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What are your options when starting a business?

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When starting a new business venture there are several options which you could consider. These are as follows:

Sole Trader:

A sole trader is one person operating as an individual business. The person is the business which means that liability starts and ends with that person. If the business fails, that person could lose their own personal assets. Self-employed construction workers are often sole traders.

Ordinary Partnership:

This is generally two or more people working together. This is often how a family run business starts. Some family businesses fail to have a written partnership agreement which is then called a Partnership at Will. A Partnership at Will is governed by the terms set out in the Partnership Act 1890 which is very outdated piece of legislation. As such it is best to have a written Partnership Agreement. The biggest disadvantage of an ordinary partnership is that there is an unlimited liability for any debts of the partnership. Much like a sole trader, if the partnership fails, creditors can pursue the personal assets of the partners themselves.

Limited Partnership:

A limited partnership is allowed to have a limited partner whose liability is limited. However, the limited partner must not control or manage the limited partnership, must not have the power to take binding decisions on behalf of the limited partnership, and must not remove his/her contributions to the limited partnership for as long as it is in business.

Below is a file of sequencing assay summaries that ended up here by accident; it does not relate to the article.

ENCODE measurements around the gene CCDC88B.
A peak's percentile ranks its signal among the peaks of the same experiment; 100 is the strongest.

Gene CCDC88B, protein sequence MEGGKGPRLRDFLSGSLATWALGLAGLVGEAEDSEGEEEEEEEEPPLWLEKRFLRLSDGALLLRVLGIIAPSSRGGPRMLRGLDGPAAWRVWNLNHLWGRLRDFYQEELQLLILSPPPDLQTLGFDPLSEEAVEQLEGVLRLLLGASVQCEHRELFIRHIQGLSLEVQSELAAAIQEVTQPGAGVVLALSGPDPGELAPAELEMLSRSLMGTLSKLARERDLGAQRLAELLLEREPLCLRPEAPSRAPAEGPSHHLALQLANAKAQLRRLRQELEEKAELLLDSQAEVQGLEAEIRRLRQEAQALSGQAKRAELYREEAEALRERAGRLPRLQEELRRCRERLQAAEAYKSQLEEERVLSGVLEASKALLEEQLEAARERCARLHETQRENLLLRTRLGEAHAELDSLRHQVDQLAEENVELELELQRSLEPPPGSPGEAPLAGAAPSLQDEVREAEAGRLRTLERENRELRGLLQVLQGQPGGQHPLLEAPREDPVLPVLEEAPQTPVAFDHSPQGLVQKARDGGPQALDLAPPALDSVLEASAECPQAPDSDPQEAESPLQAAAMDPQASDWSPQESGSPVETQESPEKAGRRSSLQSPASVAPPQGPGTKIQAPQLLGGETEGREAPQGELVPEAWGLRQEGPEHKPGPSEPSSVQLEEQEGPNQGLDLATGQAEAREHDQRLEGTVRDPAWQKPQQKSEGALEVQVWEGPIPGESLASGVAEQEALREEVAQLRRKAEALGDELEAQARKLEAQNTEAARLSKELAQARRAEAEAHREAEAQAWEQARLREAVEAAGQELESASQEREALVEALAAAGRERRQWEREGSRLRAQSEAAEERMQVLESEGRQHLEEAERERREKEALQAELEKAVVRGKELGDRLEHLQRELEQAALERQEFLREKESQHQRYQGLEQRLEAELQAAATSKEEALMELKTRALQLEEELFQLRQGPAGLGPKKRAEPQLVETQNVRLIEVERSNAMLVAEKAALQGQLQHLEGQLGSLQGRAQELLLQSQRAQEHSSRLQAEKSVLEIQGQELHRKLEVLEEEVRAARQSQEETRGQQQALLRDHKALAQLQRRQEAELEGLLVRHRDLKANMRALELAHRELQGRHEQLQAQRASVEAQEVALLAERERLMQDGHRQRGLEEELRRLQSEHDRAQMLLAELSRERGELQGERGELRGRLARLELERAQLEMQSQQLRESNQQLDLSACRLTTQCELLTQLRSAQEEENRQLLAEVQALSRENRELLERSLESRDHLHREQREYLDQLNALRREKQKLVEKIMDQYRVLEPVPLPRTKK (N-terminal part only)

Limited Liability Partnership:

This form of partnership has become increasingly popular over recent years. A limited liability partnership is a separate legal entity. Liability of the partners is limited to their agreed contribution to the limited liability partnership. It is governed by the Limited Liability Partnership Act 2000, and it must be registered with the Registrar of Companies. They require two or more people. Limited Liability Partnerships are not required to pay corporation tax. Essentially, it is a hybrid between a partnership and a limited company.

Private Limited Company:

This is also a separate legal identity. Liability of its members is limited by its constitution. It is governed by the Companies Act 2006. A private limited company can be limited by shares or by guarantee. Usually, they are limited by shares. To set up a private limited company you can either by a shelf company (one which is already formed) and tailor it to your needs, or you can set one up from scratch (register a new company). To register a new private limited company, limited by shares, you will need to complete an application for registration, a memorandum of association for the company, articles of association for the company, and then send all the documents to the Registrar of Companies with the applicable fee.

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